In Daniels v. Williams, 474 U.S. 327, 106 S.Ct. 662, 88 L.Ed.2d 662 (1986), the Court held that negligence on the part of state officials does not suffice to make out any due process violation under the Fourteenth Amendment. See also Davidson v. Cannon, 474 U.S. 344, 106 S.Ct. 668, 88 L.Ed.2d 677 (1986) (same). The Daniels Court recognized that Parratt v. Taylor, 451 U.S. 527, 101 S.Ct. 1908, 68 L.Ed.2d 420 (1981), had held that a negligently caused deprivation by state officials did amount to a due process violation. 106 S.Ct. at 663. Accordingly, Daniels "overrule[d] Parratt to the extent that it states that mere lack of due care by a state official may 'deprive' an individual of life, liberty or property under the Fourteenth Amendment." 106 S.Ct. at 665. In Daniels, the Court observed that "[h]istorically, this guarantee of due process has been applied to deliberate decisions of government officials to deprive a person of life, liberty or property." Id. (emphasis in original). A later footnote, however, observed that the case did not present the issue of whether "recklessness or 'gross negligence' " would suffice. Id. at 667 n. 3. As Youngberg was decided after Parratt and before Daniels, we reject appellees' suggestion that there is a Youngberg exception to Daniels. See also DeShaney v. Winnebago County Department of Social Services, --- U.S. ----, ----, 109 S.Ct. 998, 1012, 103 L.Ed.2d 249 (1989) (dissenting opinion of Justice Brennan, joined by Justices Marshall and Blackmun).1


In the present case, defendants contend that they are not liable because at worst they were merely negligent. However, this assertion goes more to the merits--whether there was a constitutional deprivation--than to the qualified immunity defense. See Stevens v. Corbell, 832 F.2d 884, 890 (1987). Further, the complaint charges more than mere negligence, and the summary judgment record does not reflect an absence of all material issues of fact in this regard. The complaint alleges, among other things, that defendants "have acted with actual malice" and "with gross indifference towards and gross and reckless disregard for" Darlene's "health and safety," that defendants' actions were such a substantial departure from accepted professional judgment as to demonstrate that their decisions were not based on professional judgment, that defendants were aware of Darlene's many injuries but took no steps to prevent many like serious injuries in the future which she suffered, knowingly assigned her to unduly dangerous living conditions, and knowingly created inadequate and unsafe staffing levels.2 These allegations are not conclusively refuted by, and indeed find some support in, the sketchy summary judgment evidence. On the basis of the record now before us, we cannot say that there are no triable liability issues or that it is conclusively established that defendants were not guilty of knowing or reckless misconduct or that a reasonable person in defendants' respective positions would not have realized that what he was knowingly doing was such a substantial departure from accepted professional judgment, practice, or standards as to constitute an action not based on professional judgment or was otherwise a violation of Darlene's constitutional rights as established by Youngberg. The record at this stage is simply not well enough developed factually for this determination to be made.3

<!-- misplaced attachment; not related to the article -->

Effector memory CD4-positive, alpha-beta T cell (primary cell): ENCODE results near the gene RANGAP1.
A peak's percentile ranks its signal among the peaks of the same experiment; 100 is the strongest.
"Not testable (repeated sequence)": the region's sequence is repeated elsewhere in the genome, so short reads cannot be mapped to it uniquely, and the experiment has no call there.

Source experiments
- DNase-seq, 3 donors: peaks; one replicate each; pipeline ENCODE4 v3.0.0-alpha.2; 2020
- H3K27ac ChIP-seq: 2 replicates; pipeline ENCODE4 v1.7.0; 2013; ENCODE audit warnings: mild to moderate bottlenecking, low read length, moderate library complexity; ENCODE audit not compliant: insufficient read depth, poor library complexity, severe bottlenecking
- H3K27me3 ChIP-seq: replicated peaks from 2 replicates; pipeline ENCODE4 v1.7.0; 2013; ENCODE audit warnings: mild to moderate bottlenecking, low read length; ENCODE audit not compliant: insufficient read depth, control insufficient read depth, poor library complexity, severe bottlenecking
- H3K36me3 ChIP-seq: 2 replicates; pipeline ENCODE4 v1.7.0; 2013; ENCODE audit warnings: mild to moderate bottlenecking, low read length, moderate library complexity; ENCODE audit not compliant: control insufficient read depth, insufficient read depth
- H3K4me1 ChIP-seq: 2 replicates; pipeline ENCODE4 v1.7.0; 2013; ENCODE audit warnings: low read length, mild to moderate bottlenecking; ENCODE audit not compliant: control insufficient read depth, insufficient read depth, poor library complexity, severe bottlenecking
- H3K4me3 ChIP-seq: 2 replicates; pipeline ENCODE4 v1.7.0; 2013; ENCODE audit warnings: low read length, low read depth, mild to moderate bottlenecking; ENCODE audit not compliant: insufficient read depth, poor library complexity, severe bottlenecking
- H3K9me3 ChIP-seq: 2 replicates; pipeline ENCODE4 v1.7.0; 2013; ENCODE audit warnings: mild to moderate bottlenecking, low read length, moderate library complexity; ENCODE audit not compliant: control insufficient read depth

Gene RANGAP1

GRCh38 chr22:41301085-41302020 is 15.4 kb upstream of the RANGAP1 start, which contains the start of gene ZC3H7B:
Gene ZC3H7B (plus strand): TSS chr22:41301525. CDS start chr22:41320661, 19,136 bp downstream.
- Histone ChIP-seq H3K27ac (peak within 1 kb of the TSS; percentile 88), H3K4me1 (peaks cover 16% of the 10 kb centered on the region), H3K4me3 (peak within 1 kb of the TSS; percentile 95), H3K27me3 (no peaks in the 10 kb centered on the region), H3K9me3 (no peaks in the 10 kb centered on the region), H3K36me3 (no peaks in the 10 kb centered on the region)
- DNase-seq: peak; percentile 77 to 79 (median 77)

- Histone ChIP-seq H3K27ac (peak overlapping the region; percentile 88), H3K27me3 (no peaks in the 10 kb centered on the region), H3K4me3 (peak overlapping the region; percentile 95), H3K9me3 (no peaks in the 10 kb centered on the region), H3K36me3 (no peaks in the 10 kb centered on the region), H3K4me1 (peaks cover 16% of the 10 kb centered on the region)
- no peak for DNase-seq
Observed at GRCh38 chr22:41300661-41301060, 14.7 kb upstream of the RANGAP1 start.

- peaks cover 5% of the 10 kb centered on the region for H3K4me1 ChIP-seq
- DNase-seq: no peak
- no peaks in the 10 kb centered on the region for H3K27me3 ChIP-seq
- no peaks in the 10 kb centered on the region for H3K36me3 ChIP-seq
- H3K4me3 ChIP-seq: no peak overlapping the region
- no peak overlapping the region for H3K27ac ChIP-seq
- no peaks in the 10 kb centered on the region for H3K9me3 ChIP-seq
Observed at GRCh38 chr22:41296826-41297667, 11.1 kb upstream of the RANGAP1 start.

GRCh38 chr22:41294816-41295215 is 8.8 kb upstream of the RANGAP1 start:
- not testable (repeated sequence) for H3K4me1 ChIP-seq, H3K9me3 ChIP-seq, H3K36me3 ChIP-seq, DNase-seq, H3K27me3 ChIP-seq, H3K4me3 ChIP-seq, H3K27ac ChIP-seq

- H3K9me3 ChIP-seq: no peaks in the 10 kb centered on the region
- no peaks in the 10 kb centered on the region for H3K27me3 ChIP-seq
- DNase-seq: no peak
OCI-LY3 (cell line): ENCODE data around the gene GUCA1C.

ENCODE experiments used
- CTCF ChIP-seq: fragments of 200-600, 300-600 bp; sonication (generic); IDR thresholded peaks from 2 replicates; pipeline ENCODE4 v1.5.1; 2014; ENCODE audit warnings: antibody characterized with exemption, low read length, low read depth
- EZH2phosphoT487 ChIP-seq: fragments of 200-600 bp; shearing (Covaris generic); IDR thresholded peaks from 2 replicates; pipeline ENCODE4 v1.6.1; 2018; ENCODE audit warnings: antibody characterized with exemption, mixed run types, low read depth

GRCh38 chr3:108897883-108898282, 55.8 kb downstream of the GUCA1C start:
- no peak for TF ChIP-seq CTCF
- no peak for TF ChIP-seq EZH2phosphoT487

Because the record is not sufficiently developed factually to permit us to definitively rule on defendants' qualified immunity defense, the issue that we must resolve does not constitute an issue of law as required under Mitchell. Accordingly, we determine that the instant order denying defendants' motion for summary judgment does not fit within the collateral order exception to the final judgment rule. We therefore conclude that this appeal must be dismissed.